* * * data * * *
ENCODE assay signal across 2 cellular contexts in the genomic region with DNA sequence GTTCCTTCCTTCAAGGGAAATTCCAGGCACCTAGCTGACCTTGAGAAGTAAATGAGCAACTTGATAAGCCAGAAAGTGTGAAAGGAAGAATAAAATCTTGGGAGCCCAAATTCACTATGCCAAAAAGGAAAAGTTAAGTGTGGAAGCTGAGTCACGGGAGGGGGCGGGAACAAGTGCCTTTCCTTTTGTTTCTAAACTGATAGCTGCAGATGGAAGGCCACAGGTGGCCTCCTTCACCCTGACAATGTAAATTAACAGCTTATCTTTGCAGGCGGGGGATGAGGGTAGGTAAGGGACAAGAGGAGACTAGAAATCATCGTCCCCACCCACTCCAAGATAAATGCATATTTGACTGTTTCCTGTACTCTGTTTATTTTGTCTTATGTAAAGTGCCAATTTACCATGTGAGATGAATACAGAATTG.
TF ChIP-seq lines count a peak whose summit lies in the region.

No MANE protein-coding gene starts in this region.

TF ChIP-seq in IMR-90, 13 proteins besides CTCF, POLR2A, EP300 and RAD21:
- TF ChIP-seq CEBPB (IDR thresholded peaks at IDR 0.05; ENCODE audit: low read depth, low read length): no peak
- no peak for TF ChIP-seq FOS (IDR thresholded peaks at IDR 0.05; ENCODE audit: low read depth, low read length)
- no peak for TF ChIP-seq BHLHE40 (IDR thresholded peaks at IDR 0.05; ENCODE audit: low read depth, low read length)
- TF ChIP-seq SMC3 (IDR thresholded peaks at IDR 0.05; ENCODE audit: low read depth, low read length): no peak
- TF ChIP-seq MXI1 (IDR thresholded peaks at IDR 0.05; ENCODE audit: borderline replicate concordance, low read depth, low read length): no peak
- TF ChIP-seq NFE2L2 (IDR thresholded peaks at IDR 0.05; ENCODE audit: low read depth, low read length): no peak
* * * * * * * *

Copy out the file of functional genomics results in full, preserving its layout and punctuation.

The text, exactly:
ENCODE assay signal across 2 cellular contexts in the genomic region with DNA sequence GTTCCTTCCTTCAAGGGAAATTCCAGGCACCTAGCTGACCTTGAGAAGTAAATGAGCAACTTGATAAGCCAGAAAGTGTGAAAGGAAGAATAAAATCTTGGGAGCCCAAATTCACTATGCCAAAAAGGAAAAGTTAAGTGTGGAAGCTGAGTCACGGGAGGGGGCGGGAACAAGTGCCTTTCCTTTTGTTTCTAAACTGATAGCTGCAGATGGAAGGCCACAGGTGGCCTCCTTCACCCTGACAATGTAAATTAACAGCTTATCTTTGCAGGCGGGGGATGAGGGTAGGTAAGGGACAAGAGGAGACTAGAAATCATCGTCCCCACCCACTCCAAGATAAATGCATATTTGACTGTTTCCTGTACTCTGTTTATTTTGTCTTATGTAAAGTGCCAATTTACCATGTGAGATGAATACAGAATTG.
TF ChIP-seq lines count a peak whose summit lies in the region.

No MANE protein-coding gene starts in this region.

TF ChIP-seq in IMR-90, 13 proteins besides CTCF, POLR2A, EP300 and RAD21:
- TF ChIP-seq CEBPB (IDR thresholded peaks at IDR 0.05; ENCODE audit: low read depth, low read length): no peak
- no peak for TF ChIP-seq FOS (IDR thresholded peaks at IDR 0.05; ENCODE audit: low read depth, low read length)
- no peak for TF ChIP-seq BHLHE40 (IDR thresholded peaks at IDR 0.05; ENCODE audit: low read depth, low read length)
- TF ChIP-seq SMC3 (IDR thresholded peaks at IDR 0.05; ENCODE audit: low read depth, low read length): no peak
- TF ChIP-seq MXI1 (IDR thresholded peaks at IDR 0.05; ENCODE audit: borderline replicate concordance, low read depth, low read length): no peak
- TF ChIP-seq NFE2L2 (IDR thresholded peaks at IDR 0.05; ENCODE audit: low read depth, low read length): no peak